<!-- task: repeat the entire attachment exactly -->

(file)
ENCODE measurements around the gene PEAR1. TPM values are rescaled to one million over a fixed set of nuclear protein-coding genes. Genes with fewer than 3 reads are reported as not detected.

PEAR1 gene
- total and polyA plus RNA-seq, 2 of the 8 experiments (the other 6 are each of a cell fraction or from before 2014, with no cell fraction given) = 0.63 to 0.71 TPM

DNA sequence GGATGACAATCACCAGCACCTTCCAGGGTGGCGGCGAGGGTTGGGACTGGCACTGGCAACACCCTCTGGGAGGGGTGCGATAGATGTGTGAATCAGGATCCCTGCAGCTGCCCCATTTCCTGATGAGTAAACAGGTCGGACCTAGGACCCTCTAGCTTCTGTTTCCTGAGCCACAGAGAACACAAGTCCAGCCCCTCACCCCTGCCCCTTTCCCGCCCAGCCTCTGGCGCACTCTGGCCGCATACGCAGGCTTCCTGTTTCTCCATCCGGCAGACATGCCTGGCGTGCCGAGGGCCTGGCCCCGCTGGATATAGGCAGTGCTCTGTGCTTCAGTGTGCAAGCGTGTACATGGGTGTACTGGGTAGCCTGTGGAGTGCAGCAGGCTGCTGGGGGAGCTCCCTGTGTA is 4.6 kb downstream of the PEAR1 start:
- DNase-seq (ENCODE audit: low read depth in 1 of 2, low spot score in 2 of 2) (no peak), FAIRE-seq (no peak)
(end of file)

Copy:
ENCODE measurements around the gene PEAR1. TPM values are rescaled to one million over a fixed set of nuclear protein-coding genes. Genes with fewer than 3 reads are reported as not detected.

PEAR1 gene
- total and polyA plus RNA-seq, 2 of the 8 experiments (the other 6 are each of a cell fraction or from before 2014, with no cell fraction given) = 0.63 to 0.71 TPM

DNA sequence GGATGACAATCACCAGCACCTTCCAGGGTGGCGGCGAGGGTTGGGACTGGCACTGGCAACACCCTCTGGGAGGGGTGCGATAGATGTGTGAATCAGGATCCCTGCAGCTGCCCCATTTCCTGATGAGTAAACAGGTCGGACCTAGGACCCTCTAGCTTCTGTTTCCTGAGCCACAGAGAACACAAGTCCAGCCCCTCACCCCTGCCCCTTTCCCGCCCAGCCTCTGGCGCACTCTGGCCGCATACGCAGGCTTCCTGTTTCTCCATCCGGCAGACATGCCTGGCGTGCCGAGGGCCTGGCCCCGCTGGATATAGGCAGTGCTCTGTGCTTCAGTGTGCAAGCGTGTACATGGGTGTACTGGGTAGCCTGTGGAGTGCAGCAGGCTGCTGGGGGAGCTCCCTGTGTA is 4.6 kb downstream of the PEAR1 start:
- DNase-seq (ENCODE audit: low read depth in 1 of 2, low spot score in 2 of 2) (no peak), FAIRE-seq (no peak)